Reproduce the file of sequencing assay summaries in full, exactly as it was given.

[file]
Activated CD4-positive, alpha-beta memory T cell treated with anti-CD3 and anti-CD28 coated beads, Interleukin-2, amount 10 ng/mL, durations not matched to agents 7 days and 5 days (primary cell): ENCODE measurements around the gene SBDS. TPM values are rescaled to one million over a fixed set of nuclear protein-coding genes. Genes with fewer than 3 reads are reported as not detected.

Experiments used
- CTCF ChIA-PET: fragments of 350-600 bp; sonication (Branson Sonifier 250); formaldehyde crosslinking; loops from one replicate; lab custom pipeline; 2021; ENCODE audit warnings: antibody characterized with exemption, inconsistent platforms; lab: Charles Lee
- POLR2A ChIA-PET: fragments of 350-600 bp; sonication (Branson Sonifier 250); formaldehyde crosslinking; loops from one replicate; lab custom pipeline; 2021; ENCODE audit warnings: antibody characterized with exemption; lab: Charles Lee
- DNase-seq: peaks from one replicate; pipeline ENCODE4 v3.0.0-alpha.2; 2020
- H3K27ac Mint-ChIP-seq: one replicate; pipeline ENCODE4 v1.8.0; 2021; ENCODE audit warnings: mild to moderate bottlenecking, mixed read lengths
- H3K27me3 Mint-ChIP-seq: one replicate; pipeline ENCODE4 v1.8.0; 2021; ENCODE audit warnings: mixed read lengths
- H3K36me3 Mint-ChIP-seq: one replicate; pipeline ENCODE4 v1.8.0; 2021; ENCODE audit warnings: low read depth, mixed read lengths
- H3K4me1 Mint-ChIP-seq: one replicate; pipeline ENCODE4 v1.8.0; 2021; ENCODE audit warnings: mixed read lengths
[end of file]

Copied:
Activated CD4-positive, alpha-beta memory T cell treated with anti-CD3 and anti-CD28 coated beads, Interleukin-2, amount 10 ng/mL, durations not matched to agents 7 days and 5 days (primary cell): ENCODE measurements around the gene SBDS. TPM values are rescaled to one million over a fixed set of nuclear protein-coding genes. Genes with fewer than 3 reads are reported as not detected.

Experiments used
- CTCF ChIA-PET: fragments of 350-600 bp; sonication (Branson Sonifier 250); formaldehyde crosslinking; loops from one replicate; lab custom pipeline; 2021; ENCODE audit warnings: antibody characterized with exemption, inconsistent platforms; lab: Charles Lee
- POLR2A ChIA-PET: fragments of 350-600 bp; sonication (Branson Sonifier 250); formaldehyde crosslinking; loops from one replicate; lab custom pipeline; 2021; ENCODE audit warnings: antibody characterized with exemption; lab: Charles Lee
- DNase-seq: peaks from one replicate; pipeline ENCODE4 v3.0.0-alpha.2; 2020
- H3K27ac Mint-ChIP-seq: one replicate; pipeline ENCODE4 v1.8.0; 2021; ENCODE audit warnings: mild to moderate bottlenecking, mixed read lengths
- H3K27me3 Mint-ChIP-seq: one replicate; pipeline ENCODE4 v1.8.0; 2021; ENCODE audit warnings: mixed read lengths
- H3K36me3 Mint-ChIP-seq: one replicate; pipeline ENCODE4 v1.8.0; 2021; ENCODE audit warnings: low read depth, mixed read lengths
- H3K4me1 Mint-ChIP-seq: one replicate; pipeline ENCODE4 v1.8.0; 2021; ENCODE audit warnings: mixed read lengths